Historically, how closely correlated are U.S. real estate price performance and U.S. stock market price performance?

11 Replies

And has any historical correlation been coincidental or is there a theory of why real estate price movements and stock market price movements would be correlated?  I'm referring to U.S. real estate as a whole and the U.S. stock market as a whole, not specific geographies (e.g., Los Angeles) or companies (e.g., Netflix) or industries (e.g., tech).

Logan A.

Great question, but probably very complicated answer because the real estate industry is so intertwined with the rest of the economy.

I'd say if you want to find the answer to this question, you need to pin down what aspect of the RE market you want to compare against the stock market.

For simplicity sake, let's assume you care about pricing (appreciation). For this, we can use the very popular S&P / Case-Shiller Home Price Indices.

The S&P/Case-Shiller Home Price Indices are the leading measures of U.S. residential real estate prices, tracking changes in the value of residential real estate both nationally as well as in 20 metropolitan regions.

Here's a chart comparing the index against S&P 500:

As you can see, based on the image, the stock market has appreciated quite a bit more than the home price index. However, there are many caveats to consider.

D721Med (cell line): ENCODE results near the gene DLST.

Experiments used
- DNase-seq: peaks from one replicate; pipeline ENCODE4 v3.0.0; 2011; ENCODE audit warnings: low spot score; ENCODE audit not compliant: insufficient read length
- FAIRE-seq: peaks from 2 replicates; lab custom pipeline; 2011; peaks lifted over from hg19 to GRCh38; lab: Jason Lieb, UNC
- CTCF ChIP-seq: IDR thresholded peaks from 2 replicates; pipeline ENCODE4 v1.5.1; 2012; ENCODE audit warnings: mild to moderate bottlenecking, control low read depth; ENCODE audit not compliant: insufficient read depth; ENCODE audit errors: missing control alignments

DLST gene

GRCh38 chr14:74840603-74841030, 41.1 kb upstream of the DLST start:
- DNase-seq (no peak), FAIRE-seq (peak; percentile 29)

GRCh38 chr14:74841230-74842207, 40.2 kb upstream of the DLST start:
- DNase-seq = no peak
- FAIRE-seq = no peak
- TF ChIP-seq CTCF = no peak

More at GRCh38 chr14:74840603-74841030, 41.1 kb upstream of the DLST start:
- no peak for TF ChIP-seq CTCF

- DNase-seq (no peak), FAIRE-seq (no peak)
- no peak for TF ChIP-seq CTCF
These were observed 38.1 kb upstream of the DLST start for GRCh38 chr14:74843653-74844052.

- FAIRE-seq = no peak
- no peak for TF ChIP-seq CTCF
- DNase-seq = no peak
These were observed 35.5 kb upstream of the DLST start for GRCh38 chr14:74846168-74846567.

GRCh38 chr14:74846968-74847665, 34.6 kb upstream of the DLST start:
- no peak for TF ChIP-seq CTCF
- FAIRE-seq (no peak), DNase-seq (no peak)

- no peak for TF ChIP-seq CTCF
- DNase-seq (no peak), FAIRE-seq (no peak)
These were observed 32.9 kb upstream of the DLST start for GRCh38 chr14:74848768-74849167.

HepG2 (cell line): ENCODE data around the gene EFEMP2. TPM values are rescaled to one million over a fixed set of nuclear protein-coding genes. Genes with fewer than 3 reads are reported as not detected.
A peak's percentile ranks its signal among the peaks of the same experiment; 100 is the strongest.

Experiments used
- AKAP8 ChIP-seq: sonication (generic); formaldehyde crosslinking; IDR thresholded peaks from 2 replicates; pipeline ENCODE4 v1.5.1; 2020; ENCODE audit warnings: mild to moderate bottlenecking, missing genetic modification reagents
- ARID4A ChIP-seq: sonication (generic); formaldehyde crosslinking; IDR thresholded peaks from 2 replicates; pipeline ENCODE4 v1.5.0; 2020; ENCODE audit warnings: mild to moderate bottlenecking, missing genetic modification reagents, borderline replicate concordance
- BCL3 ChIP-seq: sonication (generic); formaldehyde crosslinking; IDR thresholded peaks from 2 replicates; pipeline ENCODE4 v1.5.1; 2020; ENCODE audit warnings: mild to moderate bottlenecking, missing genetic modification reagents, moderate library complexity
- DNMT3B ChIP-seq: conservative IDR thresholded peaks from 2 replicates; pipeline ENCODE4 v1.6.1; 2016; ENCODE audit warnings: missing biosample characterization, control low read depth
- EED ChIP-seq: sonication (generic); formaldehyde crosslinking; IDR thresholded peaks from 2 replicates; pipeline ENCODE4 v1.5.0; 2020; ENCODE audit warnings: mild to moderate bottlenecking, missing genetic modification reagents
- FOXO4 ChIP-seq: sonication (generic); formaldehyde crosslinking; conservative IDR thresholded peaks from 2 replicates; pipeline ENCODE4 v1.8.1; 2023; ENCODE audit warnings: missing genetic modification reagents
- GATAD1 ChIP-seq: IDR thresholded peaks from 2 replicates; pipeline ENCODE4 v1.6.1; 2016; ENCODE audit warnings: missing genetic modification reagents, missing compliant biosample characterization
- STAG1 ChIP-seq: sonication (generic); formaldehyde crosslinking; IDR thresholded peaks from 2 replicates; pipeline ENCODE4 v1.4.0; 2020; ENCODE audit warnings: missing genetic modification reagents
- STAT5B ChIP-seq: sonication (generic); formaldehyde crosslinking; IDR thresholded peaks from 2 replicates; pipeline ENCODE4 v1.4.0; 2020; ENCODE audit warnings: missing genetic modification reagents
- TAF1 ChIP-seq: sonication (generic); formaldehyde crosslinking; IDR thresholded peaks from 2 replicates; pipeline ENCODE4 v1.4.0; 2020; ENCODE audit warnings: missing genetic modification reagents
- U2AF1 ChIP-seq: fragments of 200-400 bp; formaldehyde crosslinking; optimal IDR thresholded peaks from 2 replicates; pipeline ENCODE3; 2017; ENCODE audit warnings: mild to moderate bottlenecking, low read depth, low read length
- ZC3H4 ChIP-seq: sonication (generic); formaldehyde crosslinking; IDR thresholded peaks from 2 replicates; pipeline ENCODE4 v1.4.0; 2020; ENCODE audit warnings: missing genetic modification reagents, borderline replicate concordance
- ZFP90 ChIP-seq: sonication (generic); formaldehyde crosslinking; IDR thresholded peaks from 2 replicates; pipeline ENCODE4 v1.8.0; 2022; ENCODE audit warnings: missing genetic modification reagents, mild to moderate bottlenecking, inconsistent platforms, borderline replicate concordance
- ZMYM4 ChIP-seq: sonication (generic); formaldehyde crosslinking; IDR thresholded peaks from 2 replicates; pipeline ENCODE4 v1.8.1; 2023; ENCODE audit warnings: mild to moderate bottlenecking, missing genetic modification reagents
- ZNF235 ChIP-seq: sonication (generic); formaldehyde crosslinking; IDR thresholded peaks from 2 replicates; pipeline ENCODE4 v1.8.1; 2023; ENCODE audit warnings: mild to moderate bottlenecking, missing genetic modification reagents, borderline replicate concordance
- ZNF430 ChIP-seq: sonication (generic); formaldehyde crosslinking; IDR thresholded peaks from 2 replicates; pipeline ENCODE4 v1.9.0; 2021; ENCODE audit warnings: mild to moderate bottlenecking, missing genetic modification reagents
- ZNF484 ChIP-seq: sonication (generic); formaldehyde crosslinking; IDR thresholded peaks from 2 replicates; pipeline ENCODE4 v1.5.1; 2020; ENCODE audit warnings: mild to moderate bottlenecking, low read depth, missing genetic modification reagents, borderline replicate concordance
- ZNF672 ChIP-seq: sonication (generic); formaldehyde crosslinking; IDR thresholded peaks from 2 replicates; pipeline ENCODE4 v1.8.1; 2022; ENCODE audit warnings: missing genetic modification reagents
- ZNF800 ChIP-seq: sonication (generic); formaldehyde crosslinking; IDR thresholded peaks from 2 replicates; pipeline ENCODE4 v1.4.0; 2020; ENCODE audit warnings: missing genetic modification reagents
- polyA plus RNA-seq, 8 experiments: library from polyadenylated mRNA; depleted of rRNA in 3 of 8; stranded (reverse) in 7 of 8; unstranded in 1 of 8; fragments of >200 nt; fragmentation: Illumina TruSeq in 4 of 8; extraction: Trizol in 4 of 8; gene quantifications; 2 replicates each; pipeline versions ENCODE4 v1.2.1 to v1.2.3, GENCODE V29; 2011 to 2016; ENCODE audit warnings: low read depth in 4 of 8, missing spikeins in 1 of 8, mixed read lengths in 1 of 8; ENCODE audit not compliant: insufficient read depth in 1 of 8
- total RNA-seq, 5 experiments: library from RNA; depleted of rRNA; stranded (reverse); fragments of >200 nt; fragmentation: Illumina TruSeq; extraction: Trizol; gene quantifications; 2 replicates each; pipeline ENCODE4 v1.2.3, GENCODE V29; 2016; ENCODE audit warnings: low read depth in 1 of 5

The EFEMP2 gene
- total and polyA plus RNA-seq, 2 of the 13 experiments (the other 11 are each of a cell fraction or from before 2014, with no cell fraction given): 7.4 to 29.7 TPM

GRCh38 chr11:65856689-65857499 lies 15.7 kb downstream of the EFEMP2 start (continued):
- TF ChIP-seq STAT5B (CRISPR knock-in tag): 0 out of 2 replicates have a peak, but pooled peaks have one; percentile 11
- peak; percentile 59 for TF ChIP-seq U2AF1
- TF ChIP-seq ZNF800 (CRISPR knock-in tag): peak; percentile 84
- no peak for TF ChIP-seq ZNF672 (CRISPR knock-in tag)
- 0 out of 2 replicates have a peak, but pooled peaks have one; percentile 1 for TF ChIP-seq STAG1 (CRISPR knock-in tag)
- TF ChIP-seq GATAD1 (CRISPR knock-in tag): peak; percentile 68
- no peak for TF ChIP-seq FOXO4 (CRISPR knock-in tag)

In an article from MSNBC last year, Where to put your cash? A house or a stock, economist discuss the advantages / disadvantages to investing in one asset vs the other.

The article does a great job, in my opinion, of drawing a comparison between the two investment strategies. Definitely worth a read.

Ultimately, the article ends with:

It's a riskier choice [investing in housing], given the current volatility in home prices, but it may be the best way to build wealth.

My opinion? Do both. Diversify by investing across multiple asset classes.

Thanks, @Joshua McGinnis . Ever since I graduated college in 2009, I plowed every extra penny into the stock market...on margin! And it's been a good run, but now I'm afraid the bull market is ending--I actually went short on the S&P 500/SPY last month--and I am seeing the necessity of diversification, not just among different equities, but into real estate as well...and of course real estate prices are high right now too...as you may know I am currently working on one property but want to figure out what to do with my remaining cash...tempted to continue to play the stock market because that's all I know, but it may not be the most prudent...I've never sat on cash before (always had money in the market), but it seems that may be smart until assets can be bought for cheaper...P2P lending seems expensive right now too, and I do not have enough cash to do HML...

Where do you park your extra cash while waiting for stocks to cheapen and/or real estate to dip again?

It's market specific but I still think real estate has another 3-5 years of solid run-up. There were several years where we had very little construction which has lead to pent up demand. I have been putting my cash into single family rentals in various markets across the country.

Logan A.

Here's some of my retirement and savings strategy:

  • Continue to make sure I have enough liquid cash reserves (online money market) for 6 to 12 months of living
  • Dollar-cost-average invest across several algorithmic trading platforms on a daily / weekly / monthly basis (betterment.comwealthfront.com, and acorns.com)